JRI Poland #Poland Re: Trepman VS Trejbman - your opinion #poland

Susana Leistner Bloch

If you must you must. I too am a linguist, a translator by training, with
a BA in Romance languages and with a fair English and German. My opinion
was not based on my "educational learning" of languages but on my
experience of Yiddish ( my mother tongue) and by the work I have been doing
in genealogy research. I have cooperated in the revision and correction of
Yizkor Book Necrology lists and have a good working knowledge of how
surnames can be "transformed" by immigration officers, etc...

If you say TREPMAN in Yiddish and I have asked my mother to read it aloud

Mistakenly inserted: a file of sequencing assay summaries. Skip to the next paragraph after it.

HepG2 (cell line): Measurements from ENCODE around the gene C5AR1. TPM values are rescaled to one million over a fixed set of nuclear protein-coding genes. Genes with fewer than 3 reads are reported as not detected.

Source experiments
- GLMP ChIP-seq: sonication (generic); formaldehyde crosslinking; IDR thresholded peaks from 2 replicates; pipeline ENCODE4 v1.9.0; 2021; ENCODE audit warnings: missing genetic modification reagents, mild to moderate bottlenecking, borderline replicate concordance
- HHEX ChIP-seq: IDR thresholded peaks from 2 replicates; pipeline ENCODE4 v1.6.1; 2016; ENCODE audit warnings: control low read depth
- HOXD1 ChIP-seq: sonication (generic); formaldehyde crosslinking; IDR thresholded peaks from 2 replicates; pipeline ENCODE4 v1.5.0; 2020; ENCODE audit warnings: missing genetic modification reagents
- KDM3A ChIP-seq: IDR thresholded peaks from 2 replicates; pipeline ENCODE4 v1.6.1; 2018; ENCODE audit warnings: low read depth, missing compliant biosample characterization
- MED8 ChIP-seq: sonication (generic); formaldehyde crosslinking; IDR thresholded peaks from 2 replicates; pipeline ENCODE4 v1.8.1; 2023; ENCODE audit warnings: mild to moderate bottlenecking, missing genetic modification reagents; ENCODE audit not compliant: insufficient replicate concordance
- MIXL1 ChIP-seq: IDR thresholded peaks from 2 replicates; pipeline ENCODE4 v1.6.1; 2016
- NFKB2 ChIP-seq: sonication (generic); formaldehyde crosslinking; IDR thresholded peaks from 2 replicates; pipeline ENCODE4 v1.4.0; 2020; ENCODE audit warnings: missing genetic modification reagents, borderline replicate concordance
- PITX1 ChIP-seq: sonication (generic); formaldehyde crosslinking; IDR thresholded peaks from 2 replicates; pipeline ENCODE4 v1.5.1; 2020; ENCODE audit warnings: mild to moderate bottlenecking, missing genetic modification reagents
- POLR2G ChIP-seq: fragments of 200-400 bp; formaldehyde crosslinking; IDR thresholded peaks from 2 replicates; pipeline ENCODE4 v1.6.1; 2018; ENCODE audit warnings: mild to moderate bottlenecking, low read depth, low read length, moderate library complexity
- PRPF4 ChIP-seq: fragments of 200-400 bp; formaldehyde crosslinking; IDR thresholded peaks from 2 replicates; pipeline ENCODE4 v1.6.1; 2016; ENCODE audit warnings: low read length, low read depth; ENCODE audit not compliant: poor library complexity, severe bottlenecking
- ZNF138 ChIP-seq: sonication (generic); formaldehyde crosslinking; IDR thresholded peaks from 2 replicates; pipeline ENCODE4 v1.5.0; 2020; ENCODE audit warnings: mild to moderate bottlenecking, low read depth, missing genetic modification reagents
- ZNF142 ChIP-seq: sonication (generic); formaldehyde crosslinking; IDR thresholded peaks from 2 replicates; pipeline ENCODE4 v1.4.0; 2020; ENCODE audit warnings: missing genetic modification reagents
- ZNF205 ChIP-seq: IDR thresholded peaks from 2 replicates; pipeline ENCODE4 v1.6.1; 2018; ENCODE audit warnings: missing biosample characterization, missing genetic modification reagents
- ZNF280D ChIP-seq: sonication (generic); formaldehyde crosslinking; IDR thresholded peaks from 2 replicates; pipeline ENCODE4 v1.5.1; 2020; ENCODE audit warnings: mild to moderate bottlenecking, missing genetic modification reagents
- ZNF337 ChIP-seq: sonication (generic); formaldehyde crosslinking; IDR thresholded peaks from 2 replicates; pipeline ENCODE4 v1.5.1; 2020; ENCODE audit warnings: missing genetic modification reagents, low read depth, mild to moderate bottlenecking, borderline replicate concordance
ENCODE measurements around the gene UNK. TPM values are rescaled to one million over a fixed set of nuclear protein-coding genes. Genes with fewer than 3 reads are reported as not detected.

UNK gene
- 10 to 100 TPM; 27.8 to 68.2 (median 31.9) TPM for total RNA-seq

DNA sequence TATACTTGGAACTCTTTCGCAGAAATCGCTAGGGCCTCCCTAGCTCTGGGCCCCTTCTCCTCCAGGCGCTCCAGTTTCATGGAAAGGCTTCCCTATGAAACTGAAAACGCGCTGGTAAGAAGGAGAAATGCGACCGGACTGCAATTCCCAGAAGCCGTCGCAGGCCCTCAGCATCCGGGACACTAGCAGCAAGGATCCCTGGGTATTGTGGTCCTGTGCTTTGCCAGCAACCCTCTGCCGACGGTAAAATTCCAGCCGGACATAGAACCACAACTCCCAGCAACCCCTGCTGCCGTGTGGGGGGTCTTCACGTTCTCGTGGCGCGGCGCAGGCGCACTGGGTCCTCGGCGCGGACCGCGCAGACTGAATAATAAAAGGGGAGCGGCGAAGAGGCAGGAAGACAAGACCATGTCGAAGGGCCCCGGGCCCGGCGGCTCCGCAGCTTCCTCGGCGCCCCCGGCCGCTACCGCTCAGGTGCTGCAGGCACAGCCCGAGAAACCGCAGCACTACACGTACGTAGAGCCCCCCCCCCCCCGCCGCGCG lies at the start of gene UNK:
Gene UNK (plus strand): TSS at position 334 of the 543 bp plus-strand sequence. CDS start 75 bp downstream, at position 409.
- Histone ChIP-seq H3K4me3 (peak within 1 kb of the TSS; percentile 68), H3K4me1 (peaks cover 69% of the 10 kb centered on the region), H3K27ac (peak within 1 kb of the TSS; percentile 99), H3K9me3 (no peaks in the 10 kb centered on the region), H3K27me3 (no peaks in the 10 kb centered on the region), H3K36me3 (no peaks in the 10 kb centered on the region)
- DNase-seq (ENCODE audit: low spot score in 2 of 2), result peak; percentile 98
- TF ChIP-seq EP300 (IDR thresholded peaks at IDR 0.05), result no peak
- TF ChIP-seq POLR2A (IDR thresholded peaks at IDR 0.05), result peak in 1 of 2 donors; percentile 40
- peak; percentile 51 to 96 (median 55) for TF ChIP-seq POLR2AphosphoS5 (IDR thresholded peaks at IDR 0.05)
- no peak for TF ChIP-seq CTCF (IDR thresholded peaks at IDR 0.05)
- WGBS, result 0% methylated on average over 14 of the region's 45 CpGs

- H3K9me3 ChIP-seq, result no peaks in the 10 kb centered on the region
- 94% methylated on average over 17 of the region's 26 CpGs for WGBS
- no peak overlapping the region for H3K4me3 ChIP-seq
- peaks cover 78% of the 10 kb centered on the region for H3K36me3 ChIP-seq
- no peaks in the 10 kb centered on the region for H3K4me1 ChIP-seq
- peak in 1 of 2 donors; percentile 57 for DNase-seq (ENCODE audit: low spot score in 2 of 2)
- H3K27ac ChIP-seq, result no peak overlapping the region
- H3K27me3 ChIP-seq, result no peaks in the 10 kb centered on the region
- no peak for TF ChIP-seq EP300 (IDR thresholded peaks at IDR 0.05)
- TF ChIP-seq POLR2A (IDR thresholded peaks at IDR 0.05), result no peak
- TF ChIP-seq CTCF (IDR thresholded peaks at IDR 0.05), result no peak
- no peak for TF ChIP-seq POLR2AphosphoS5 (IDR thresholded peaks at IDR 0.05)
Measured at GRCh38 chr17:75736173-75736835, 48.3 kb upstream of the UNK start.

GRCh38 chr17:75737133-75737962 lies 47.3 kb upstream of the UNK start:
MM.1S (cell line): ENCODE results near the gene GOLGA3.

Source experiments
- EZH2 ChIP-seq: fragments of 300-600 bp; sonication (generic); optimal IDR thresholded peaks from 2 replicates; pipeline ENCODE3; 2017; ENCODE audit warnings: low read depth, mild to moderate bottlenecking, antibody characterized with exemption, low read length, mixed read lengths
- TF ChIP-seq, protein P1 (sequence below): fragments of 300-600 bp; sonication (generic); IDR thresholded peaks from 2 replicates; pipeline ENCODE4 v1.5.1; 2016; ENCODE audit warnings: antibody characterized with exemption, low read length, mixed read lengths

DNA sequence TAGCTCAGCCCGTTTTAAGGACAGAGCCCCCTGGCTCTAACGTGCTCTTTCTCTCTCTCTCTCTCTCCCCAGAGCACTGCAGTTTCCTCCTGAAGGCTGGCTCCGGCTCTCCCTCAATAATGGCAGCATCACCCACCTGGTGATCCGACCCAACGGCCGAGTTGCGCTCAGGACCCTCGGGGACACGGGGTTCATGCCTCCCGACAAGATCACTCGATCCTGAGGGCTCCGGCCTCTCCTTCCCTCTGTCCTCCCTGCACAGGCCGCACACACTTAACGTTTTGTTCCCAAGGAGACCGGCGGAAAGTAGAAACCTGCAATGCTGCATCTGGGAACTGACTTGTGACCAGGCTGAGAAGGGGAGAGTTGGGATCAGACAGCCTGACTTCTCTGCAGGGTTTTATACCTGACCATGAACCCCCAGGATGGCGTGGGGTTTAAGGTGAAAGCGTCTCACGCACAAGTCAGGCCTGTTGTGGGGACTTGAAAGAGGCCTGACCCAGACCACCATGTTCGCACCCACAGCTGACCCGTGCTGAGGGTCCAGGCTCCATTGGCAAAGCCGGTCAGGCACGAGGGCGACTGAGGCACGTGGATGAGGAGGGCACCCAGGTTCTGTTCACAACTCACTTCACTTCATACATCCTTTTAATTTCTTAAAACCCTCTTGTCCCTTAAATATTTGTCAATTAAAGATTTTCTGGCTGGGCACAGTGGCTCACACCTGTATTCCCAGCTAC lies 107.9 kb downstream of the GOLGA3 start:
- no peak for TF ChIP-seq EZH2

for me you do not get TREJBAN. You could possibly get TREBMAN by "not
hearing it so well" But no way saying it allowed a few times or asking
my mother to do so did we get anything that even sounded as if it had an I
or J.

As they would say in Yiddish: " a treiber is nisht a treper"

We can agree to disagree.


At 09:55 PM 9/1/2002 -0400, you wrote:
I must disagree. I wrote to Ms. Feldman privately before, but TREPMAN and
TREJBMAN could very easily be sound alikes. We don't know >from Ms.
Feldman's letter who did the transcription--whether the ancestor wrote his
or her own name or whether an immigration officer or someone else did. In
which case P and B sound very alike, especially word-medially. E represents
a short vowel in English, but in other writing systems represents a long
vowel and in both cases EJ is a related diphthong so I can certainly see one
being replaced by the other.

While I do agree that not every Soundex match is a good one; this one seems
perfectly plausible.

Teresa Galloway
Department of Linguistics
Cornell University